Monday, July 21, 2003
Too wide for handshakes... - 21st July 2003, 23.05

Andrew Pfaff, of the International Herald Tribune, notes that NATO has decided not to send troops to take up peacekeeping duties in Iraq and argues that this is a signal for a breakdown of the Atlanticist alliance. Pfaff moves from this decision to blame all of the consequences of this division on the foreign policy of the Bush administration. The one-sided article views the European actions as a reaction to American unilateralism and ignores the pertinent facts that indicate many European states started pursuing a common obscurity policy in the late 90s as a counterweight to US hegemony.

The Europeans simply no longer agree with the United States. They don't agree about the terrorist threat. They don't think Osama bin Laden is a global menace. They don't take Washington's view of rogue states. They don't agree about pre-emptive war, clash of civilizations, the demonization of Islam, or Pentagon domination of U.S. foreign policy.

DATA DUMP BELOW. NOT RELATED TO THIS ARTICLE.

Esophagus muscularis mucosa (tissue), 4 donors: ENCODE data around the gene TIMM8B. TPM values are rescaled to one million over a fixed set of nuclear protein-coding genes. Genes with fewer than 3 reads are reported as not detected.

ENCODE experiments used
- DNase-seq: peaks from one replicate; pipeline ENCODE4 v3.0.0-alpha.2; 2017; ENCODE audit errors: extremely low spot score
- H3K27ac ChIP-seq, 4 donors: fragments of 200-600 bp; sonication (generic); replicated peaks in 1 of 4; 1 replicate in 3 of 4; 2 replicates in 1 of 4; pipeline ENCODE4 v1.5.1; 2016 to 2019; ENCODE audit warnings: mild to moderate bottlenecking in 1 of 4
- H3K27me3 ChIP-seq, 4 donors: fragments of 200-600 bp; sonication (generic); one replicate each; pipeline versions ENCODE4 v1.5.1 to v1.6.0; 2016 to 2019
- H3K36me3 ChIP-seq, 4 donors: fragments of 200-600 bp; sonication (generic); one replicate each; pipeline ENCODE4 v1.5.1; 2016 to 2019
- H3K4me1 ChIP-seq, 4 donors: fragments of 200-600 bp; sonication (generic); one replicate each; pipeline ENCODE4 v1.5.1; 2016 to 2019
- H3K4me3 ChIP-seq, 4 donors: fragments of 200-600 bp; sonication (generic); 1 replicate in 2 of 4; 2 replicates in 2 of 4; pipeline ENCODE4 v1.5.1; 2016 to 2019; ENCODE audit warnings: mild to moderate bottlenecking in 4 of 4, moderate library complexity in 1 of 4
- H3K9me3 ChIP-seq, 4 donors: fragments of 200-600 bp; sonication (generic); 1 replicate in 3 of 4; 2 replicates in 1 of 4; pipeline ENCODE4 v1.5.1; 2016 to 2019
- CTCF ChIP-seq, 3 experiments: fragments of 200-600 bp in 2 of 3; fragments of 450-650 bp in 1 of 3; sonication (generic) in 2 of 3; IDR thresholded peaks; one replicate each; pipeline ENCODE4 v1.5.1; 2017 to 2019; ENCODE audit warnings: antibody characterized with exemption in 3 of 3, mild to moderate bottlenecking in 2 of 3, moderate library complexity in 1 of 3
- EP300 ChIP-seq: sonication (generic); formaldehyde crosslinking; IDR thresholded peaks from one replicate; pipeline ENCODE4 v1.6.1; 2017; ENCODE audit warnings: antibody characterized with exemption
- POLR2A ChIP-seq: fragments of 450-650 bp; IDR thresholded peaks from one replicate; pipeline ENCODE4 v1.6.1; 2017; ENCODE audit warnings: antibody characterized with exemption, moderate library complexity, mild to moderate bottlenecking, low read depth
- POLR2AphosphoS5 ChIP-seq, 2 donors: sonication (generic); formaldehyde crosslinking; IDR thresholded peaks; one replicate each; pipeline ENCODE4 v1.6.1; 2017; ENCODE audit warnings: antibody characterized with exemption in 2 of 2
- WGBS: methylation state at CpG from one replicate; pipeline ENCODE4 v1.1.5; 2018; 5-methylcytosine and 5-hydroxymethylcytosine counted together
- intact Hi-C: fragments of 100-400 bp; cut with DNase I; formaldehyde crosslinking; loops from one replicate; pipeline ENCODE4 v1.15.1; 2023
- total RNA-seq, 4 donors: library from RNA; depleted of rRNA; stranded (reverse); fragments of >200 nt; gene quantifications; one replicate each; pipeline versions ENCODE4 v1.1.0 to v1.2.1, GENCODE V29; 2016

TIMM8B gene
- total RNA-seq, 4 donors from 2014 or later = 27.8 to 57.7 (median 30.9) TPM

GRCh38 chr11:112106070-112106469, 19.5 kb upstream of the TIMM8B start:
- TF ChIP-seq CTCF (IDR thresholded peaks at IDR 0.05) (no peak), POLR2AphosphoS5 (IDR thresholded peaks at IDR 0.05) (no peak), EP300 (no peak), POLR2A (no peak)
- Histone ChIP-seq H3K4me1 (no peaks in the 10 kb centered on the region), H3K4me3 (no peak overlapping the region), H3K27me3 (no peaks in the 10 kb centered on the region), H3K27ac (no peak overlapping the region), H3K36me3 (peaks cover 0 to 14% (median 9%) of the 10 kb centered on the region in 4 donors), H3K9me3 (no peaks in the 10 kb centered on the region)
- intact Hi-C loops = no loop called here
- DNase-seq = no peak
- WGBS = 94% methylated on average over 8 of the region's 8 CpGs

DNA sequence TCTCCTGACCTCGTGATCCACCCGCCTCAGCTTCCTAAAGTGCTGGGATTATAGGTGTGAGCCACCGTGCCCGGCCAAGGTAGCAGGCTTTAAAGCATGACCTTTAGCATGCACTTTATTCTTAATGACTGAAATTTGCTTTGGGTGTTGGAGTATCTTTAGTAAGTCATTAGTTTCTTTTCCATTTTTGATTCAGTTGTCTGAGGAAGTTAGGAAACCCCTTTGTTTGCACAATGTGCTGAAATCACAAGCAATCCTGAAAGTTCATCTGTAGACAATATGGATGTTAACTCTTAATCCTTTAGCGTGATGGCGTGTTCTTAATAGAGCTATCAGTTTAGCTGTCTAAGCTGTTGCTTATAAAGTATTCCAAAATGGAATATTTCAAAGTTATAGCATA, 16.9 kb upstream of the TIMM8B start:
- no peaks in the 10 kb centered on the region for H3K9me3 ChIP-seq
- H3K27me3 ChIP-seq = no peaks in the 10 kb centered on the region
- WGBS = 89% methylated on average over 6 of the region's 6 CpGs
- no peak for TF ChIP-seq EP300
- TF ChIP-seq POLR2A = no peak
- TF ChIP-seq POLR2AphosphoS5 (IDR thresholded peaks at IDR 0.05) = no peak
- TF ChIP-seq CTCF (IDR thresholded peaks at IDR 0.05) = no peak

The important point within the article lay in the quotation from a former supporter of the United States who had, through the actions of the Bush admnistration, turned towards support of the ESDP and an 'independent' Europe, whilst criticising the actions of the US as 'unilateralist', an old and rather tiresome canard.

Such views are interpreted in the United States as "anti-Americanism." The truth, as a leading (conservative) figure from ex-Communist "New Europe" said at one of these meetings, is that the Bush administration has turned America's friends into anti-Americans.

He said that throughout his political life he had been an admirer and defender of the United States against left-wing European critics, but now he has become what he calls a "new anti-American."

He defined new anti-Americans as "former anti-anti-Americans, now forced to become anti-American themselves." He said that in his own country, the U.S. ambassador behaves in the way the Soviet Union's ambassador did before 1989. This simply is unacceptable.

For whatever reasons, and this character appears to have taken an American injunction quite personally, Pfaff's article illustrates a trend across both 'Old' and 'New' Europe. The conservatives, who originally supported both an Atlanticist foreign policy and European integration, have now jumped an ideological gap and allied themselves with the French Gaullists. The members of the EU have gradually migrated over the last decade, but are part of the conservative element in Central Europe now lining up behind the Germans? If so, the plan to base US troops in depend upon a gradually diminishing foundation of public support.


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